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Coenzyme Q10



Antioxidant, anti-inflammatory, antiaging, ATP energy producing

Important Chemical Components:

Also known as ubiquinone or 2,3-dimethoxy-5-methyl-6-decaprenyl-1,4-benzoquinone. Its molecular formula is C59H90O4.

Origin Classification:

This nutrient or vitamin-like compound is found in most eukaryotic cells in the human body.1 It is also synthesized for oral supplementation and topical application.

Personal Care Category:

Antiaging, moisturizing

Recommended for the following Baumann Skin Types:



Coenzyme Q10 (CoQ10) is a fat-soluble compound found in all cells in the lipophilic portion of the cell membrane. It is the only lipid-soluble antioxidant synthesized endogenously and, as such, is not a vitamin.2 CoQ10 acts as a cofactor in numerous biological processes and contributes to the electron transfer chain responsible for energy production, playing an essential role for electron transport in the mitochondrial respiratory chain (Table 57-1).3 CoQ10 is thought to contribute 95 percent of the body’s adenosine triphosphate (ATP) or energy needs.4 It also plays a critical role in endogenous free radical scavenging.1 In addition to its natural presence in human cells, CoQ10 can be obtained through the diet, with fish and shellfish known to be good sources. As a supplement, the recommended oral dose is 90 to 150 mg daily, though some doctors recommend 200 to 400 mg daily. CoQ10 has a caffeine-like effect and therefore supplements should be taken in the morning to prevent insomnia.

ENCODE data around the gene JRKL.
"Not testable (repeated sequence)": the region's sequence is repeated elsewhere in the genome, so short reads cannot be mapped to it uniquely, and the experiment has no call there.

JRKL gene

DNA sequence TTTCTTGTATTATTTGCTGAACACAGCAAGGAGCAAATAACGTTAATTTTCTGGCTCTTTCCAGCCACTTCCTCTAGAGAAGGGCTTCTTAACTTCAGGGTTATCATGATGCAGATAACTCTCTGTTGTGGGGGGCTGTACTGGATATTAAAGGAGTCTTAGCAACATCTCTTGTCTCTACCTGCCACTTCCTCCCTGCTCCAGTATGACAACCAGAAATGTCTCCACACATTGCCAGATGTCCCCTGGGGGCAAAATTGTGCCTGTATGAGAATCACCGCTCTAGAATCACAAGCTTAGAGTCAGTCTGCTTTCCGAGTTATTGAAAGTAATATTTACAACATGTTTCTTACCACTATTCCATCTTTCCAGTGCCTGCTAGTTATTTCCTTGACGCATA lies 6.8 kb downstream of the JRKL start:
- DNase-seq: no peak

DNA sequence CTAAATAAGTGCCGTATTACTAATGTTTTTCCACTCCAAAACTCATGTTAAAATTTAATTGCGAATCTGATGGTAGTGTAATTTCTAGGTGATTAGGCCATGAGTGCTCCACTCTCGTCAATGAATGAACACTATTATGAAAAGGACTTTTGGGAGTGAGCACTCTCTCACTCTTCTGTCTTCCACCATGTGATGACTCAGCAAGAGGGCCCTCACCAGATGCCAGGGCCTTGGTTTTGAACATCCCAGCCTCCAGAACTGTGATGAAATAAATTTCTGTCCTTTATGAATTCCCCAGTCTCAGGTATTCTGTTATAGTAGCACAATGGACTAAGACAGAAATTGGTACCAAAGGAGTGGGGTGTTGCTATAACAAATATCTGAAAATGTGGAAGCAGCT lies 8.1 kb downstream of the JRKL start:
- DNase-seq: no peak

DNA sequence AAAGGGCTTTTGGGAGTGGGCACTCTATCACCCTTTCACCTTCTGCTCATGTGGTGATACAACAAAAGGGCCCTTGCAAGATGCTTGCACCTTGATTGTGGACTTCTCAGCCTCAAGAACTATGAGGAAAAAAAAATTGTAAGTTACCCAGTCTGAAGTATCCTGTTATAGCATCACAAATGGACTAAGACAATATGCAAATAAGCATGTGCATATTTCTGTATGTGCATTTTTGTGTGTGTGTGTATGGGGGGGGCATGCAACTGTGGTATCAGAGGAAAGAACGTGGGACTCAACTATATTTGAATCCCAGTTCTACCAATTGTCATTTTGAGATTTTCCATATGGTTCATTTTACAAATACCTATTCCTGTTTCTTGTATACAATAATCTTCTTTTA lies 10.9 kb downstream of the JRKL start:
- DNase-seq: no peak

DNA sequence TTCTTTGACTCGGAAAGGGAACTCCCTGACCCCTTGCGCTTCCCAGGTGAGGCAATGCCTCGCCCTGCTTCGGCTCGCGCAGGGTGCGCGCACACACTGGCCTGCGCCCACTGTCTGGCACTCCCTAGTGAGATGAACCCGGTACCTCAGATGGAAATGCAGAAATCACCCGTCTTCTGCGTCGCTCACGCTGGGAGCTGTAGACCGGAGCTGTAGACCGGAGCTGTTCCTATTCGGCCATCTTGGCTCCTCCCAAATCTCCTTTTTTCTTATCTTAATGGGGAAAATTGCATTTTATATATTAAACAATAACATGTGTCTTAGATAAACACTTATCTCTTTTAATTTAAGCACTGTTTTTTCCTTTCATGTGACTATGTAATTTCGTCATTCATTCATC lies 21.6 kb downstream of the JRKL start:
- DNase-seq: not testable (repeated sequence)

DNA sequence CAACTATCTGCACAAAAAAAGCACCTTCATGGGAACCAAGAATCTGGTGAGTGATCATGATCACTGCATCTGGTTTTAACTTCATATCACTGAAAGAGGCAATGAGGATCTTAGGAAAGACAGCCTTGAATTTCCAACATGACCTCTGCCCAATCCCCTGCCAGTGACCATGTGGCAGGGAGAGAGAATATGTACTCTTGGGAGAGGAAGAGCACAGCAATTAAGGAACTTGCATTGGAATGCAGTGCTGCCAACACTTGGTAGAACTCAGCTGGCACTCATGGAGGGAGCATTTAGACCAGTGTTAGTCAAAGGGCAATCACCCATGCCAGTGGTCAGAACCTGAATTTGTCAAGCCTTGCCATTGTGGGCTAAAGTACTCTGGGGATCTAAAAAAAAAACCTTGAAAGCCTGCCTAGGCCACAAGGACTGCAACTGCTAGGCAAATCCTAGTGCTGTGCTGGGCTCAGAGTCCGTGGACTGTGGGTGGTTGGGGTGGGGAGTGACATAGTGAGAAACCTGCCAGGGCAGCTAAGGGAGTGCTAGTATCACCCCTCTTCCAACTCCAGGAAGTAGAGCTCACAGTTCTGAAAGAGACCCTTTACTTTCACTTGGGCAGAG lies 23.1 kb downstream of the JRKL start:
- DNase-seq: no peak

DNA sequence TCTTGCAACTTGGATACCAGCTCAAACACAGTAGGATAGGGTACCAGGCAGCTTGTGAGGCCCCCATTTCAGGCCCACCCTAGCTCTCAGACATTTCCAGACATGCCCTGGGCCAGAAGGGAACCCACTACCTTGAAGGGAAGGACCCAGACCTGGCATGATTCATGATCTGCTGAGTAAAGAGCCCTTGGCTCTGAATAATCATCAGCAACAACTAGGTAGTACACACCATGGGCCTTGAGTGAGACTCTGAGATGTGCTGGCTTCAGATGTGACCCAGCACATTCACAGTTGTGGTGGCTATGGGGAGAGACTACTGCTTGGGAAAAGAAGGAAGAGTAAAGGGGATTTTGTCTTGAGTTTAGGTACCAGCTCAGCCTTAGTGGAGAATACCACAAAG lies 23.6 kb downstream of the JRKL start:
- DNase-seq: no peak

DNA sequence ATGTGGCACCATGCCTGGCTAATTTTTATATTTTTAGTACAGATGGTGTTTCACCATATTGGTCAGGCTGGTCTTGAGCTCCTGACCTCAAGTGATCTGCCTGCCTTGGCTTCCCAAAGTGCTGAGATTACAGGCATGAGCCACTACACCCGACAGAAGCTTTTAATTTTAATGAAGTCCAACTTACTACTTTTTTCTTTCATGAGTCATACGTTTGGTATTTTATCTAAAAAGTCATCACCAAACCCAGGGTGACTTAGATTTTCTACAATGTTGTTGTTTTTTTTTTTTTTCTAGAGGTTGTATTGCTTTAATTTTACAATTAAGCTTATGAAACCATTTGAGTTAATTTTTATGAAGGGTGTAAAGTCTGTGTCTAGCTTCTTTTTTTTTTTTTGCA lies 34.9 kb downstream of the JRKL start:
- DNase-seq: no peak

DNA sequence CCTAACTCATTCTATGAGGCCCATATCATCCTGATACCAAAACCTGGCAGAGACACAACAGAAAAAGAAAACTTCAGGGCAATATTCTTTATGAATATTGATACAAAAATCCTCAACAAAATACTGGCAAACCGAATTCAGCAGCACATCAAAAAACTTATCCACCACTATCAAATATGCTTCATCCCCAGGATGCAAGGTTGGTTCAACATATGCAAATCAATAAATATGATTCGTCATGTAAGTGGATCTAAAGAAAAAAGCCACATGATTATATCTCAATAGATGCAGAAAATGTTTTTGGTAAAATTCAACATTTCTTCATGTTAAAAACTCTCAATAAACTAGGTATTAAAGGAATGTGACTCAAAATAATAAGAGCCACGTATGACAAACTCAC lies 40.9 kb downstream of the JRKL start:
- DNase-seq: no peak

TABLE 57-1Pros and Cons of Coenzyme Q10


CoQ10 and related compounds have, as Hoppe et al. suggested, developed with biological evolution through millions of years.5 It is now known to be widely distributed among humans and animals.6 But CoQ10 was first discovered by Crane et al. in 1957, when they identified and isolated the compound from beef heart mitochondria.7 The chemical structure was subsequently determined and Peter Mitchell elucidated the role of CoQ10 in oxidative phosphorylation and the electron transport chain in 1961, work for which he was awarded the Nobel Prize in Chemistry in 1978.8 A great deal of the literature since that period, and stemming from seminal work by Folkers and Littarru in 1972 on the role of CoQ10 deficiency in human heart disease, ...

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